UPDATED: September 16, 2022, at 5:17 a.m.
Harvard University agreed on Thursday to return the human remains of 19 individuals who were likely enslaved to their descendants, accepting more than a dozen recommendations from a committee tasked with examining how the school should treat the human remains in its museum collections.
The pledge comes three months after a leaked draft of the committee’s report revealed that Harvard holds the human remains of thousands of Native Americans and 19 individuals who were likely enslaved. The committee’s final report, released Thursday by the University, is largely the same as the draft from April.
Harvard agreed Thursday to accelerate its return of Native American human remains, which has been required by federal law since 1990. It also pledged to build new spaces on campus to house human remains and memorialize the individuals kept in its collections.
The remains studied by the committee were obtained by Harvard “under the violent and inhumane regimes of slavery and colonialism” and represent “the University’s engagement and complicity in these categorically immoral systems,” the final report reads.
“Moreover, we know that skeletal remains were utilized to demonstrate spurious and racist differences to confirm existing social hierarchies and structures,” the report states.
The report’s first recommendation called on Harvard to facilitate repatriation by working to identify direct descendants or descendant communities of the likely enslaved individuals whose remains are in the school’s collections.
University President Lawrence S. Bacow formed two new committees Thursday that will be tasked with carrying out the recommendations — a Human Remains Returns Committee and a Human Remains Research Review Committee.
“It is never too late to afford others the dignity and respect they were denied in life, and it is never too soon to begin the process of recognition and, with hope, reconciliation,” Bacow wrote in an email announcing the report on Thursday.
The Human Remains Returns Committee will be tasked with determining how the University should handle remains of individuals who were not enslaved or who fall outside the Native American Graves Protection and Repatriation Act of 1990, which requires that Native American remains be returned to their descendants or tribes. The Human Remains Research Review Committee will “work with Museum staff on assessing requests” by Harvard or other scholars to use skeletal remains.
Harvard also agreed to reconfigure its stewardship of human remains by creating a “purpose-designed” viewing space, facilitating a review of existing academic practices and curricula on human remains, and memorializing individuals held in its collections.
In the report’s afterword, the chair of the committee that conducted the review, Evelynn M. Hammonds, wrote about her first visit to the storeroom in the Peabody Museum, which houses the human remains.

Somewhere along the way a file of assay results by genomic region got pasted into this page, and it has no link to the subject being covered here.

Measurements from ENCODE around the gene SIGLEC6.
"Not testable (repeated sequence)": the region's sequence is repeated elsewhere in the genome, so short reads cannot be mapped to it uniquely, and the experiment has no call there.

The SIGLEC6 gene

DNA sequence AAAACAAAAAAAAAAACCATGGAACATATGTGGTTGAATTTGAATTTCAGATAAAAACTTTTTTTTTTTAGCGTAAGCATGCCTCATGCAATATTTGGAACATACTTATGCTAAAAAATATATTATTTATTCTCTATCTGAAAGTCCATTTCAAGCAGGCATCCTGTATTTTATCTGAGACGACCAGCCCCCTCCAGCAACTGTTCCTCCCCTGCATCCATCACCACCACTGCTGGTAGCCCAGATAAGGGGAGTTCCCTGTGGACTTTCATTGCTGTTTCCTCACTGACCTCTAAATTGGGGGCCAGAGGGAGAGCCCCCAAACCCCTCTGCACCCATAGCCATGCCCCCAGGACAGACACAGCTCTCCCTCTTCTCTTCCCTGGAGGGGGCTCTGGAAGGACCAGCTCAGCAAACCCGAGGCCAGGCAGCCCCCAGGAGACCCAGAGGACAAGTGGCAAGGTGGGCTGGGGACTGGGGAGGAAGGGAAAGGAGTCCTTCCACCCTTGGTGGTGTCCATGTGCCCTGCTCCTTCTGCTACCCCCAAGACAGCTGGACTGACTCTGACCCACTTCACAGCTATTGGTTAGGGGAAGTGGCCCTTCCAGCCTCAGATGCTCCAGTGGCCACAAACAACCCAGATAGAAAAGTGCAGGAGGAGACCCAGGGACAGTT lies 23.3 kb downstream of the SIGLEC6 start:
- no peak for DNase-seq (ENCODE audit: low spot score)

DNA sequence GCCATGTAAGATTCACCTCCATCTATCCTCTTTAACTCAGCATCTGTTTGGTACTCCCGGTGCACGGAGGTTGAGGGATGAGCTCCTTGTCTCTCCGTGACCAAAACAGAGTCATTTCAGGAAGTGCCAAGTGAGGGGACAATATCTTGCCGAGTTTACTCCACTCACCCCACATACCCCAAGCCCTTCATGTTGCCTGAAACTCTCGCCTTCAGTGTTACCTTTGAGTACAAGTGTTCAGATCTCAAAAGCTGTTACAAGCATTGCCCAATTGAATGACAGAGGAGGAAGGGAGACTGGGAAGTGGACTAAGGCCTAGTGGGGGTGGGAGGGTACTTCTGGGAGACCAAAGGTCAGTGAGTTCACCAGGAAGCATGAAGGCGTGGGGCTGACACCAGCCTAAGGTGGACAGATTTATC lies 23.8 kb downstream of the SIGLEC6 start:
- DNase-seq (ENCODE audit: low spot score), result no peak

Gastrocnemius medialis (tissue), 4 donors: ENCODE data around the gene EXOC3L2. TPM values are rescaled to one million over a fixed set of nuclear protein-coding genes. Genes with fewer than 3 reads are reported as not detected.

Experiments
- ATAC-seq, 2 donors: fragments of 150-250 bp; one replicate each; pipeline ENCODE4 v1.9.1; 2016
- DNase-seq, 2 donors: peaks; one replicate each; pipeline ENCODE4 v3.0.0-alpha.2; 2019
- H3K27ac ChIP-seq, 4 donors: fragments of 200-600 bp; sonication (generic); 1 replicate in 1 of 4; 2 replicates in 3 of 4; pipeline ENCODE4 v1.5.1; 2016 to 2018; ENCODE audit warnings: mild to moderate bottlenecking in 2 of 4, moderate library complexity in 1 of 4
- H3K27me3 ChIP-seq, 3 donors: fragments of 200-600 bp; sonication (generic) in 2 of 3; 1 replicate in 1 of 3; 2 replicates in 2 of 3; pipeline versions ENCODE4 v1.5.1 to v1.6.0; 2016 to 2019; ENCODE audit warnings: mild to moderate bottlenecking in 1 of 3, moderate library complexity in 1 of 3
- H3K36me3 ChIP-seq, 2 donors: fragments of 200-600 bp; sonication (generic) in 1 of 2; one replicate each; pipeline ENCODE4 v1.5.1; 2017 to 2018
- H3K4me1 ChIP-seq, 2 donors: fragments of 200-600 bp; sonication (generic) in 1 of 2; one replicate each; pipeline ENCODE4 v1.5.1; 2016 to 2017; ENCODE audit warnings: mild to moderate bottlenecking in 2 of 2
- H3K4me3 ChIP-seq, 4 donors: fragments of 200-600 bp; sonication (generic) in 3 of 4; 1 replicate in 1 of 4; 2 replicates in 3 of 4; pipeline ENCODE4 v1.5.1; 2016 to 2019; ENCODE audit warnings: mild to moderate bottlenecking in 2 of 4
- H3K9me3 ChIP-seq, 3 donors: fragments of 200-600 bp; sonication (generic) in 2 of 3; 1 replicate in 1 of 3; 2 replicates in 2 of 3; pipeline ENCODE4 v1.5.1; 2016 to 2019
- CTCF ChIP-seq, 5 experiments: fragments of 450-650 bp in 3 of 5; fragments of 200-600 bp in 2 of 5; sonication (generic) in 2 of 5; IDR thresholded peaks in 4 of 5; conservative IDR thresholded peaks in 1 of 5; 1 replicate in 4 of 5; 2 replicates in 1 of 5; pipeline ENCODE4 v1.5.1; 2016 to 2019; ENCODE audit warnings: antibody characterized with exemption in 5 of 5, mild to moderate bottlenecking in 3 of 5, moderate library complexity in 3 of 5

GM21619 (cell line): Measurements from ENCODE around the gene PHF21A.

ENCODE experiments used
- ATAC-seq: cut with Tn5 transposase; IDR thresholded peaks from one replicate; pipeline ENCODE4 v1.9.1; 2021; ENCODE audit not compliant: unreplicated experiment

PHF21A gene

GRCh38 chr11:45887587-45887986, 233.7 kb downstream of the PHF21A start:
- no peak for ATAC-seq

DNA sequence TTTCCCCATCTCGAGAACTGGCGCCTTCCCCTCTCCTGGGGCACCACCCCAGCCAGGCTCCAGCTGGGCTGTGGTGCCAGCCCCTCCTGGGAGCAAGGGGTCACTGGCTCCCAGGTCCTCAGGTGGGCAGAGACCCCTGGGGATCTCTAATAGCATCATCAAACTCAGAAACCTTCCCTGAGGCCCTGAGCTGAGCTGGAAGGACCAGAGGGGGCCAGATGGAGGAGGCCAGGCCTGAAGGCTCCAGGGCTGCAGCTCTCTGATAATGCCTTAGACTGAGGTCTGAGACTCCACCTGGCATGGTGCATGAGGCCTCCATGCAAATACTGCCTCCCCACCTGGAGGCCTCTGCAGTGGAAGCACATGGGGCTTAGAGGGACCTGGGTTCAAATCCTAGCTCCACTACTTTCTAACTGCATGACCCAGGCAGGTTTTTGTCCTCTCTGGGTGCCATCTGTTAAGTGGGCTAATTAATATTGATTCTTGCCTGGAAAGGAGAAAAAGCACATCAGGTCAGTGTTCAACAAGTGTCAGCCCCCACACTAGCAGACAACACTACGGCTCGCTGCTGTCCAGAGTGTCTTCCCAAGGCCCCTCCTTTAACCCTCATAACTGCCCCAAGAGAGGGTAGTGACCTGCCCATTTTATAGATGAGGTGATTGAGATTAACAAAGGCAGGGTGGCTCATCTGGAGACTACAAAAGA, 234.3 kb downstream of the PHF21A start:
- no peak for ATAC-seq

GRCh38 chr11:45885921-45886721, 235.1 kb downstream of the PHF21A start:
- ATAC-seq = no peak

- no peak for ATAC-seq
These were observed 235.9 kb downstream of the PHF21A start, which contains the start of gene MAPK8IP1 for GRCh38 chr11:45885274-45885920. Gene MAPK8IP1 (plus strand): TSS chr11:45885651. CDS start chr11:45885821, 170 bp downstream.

“My visit confirmed for me in a deep and profound way that a museum is not and should never be a place for the remains of humans,” she wrote. “In fact, how people are kept in a museum may be antithetical to practices of caring for the dead of the communities whose ‘remains’ are ‘stored’ in museums.”
Thursday’s report was interspersed with reflections from faculty on Harvard’s ties to slavery.
“For centuries, the remains of ‘others’ have been collected in the name of scientific progress—science of the sort that accepted their bodies as simple data, objects to be measured,” Harvard postdoctoral fellow Aja M. Lans wrote in one essay.
The report urged faculty across the University to craft curricula that engage the histories of human remains collections on campus, with a focus on the “ethical dimensions of their presence” and “how they reflect the complex history of the University.”
Thursday’s report comes eight months after Bacow commissioned the Steering Committee on Human Remains in Harvard Museum Collections to develop University-wide policies for collecting, displaying, and returning human remains. Bacow and Jane Pickering, director of the Peabody Museum, formally apologized then for past practices that allowed Harvard to amass a collection of more than 22,000 human remains.
The report is a major step in Harvard’s efforts to redress its history of slavery and discrimination. In April, the University published a landmark report that detailed the “integral” role slavery played in its history and pledged $100 million to a Legacy of Slavery Fund.
There is no mention in the legacy of slavery report or the human remains report issued on Thursday of a high-profile 2019 lawsuit brought by Tamara K. Lanier, who says the school illegally possesses daguerreotypes of two of her enslaved ancestors, Renty and Dalia. Massachusetts’ top court ruled in June that Lanier has grounds to sue the school for emotional distress, but rejected her claim to the photographs.
Hammonds wrote in Thursday’s human remains report that she hopes her committee’s work allows Harvard to begin redressing its ties to slavery.
“I hope our ancestors whose remains are in our care will see that we have begun our journey along the path that leads toward justice,” she wrote.
—Staff writer Cara J. Chang can be reached at firstname.lastname@example.org. Follow her on Twitter @CaraChang20.
—Staff writer Isabella B. Cho can be reached at email@example.com. Follow her on Twitter @izbcho.
—Staff writer Tarah D. Gilles can be reached at firstname.lastname@example.org.
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